US & World

Tech giants on Capitol Hill for more Russia interference questions

(L to R) Colin Stretch, general counsel at Facebook, Sean Edgett, acting general counsel at Twitter, and Richard Salgado, director of law enforcement and information security at Google, testify during a Senate Judiciary Subcommittee on Crime and Terrorism hearing titled 'Extremist Content and Russian Disinformation Online' on Capitol Hill, October 31, 2017 in Washington, DC. The committee questioned the tech company representatives about attempts by Russian operatives to spread disinformation and purchase political ads on their platforms, and what efforts the companies plan to use to prevent similar incidents in future elections.
(L to R) Colin Stretch, general counsel at Facebook, Sean Edgett, acting general counsel at Twitter, and Richard Salgado, director of law enforcement and information security at Google, testify during a Senate Judiciary Subcommittee on Crime and Terrorism hearing titled 'Extremist Content and Russian Disinformation Online' on Capitol Hill, October 31, 2017 in Washington, DC. The committee questioned the tech company representatives about attempts by Russian operatives to spread disinformation and purchase political ads on their platforms, and what efforts the companies plan to use to prevent similar incidents in future elections.
Drew Angerer/Getty Images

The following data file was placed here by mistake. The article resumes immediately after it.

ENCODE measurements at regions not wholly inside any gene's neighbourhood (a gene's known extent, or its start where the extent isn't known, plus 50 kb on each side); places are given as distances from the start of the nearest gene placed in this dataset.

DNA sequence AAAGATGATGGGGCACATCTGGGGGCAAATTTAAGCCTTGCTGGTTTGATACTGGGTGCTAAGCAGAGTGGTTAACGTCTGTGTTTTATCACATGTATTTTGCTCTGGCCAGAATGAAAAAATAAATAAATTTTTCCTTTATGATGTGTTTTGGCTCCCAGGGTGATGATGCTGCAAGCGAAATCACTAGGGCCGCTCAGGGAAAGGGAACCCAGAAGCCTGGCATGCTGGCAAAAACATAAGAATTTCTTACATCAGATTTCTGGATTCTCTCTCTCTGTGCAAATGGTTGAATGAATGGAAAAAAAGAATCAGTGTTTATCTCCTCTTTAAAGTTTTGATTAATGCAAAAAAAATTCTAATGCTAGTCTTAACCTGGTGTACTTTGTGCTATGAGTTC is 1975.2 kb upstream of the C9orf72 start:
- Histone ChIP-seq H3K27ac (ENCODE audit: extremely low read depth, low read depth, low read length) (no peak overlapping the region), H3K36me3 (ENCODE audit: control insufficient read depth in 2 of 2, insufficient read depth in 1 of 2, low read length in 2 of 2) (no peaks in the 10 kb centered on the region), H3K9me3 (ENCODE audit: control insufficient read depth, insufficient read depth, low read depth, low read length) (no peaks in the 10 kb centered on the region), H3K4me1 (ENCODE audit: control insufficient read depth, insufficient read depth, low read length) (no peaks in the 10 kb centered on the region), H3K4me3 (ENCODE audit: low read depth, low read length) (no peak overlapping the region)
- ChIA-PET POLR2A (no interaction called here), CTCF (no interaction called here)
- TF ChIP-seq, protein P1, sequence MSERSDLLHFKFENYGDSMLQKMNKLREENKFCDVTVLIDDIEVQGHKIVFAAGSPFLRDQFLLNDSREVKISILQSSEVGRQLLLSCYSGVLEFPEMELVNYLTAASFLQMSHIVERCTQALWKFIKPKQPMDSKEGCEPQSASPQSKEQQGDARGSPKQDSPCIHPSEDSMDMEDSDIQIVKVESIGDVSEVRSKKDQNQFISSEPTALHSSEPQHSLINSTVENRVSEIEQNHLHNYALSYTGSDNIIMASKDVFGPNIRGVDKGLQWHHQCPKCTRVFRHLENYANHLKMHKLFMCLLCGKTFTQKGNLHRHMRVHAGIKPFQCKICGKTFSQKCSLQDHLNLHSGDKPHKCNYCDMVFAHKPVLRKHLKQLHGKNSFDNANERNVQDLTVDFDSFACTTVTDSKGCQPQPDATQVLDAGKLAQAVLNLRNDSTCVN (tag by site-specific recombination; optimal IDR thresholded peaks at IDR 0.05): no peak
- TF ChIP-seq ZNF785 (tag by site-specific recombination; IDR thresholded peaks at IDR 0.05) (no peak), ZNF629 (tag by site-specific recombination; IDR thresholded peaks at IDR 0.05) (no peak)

Lawyers from Facebook, Twitter and Google will again be grilled by members of Congress on Wednesday, after more details were revealed this week about the scope of Russian interference in the 2016 presidential election. You can watch below:

The three tech giants appeared before a Senate Judiciary subcommitee on Tuesday. And in his prepared opening remarks before that panel, Facebook general counsel Colin Stretch revealed that as many as 126 million users on the service may have seen content linked to Russian digital active measures. Sean Edgett, Twitter's deputy general counsel, said in his opening statement Tuesday that the company had uncovered 2,752 Russia-linked accounts and more than 36,000 automated "bots." Those accounts tweeted 1.4 million times about the election last fall.

The three lawyers from Facebook, Twitter and Google return to Capitol Hill Wednesday to face questions from Congress' two intelligence committee which have been conducting two of the main investigations — along with the Department of Justice special counsel and the Senate Judiciary Committee — into Russian interference in the 2016 election cycle and possible ties between the Trump campaign and Russian operatives.

The Senate Intelligence Committee hearing began at 6:30 a.m. PT Wednesday and the House Intelligence Committee hearing is set to begin at 11:00 a.m. PT.

Copyright 2017 NPR. To see more, visit http://www.npr.org/.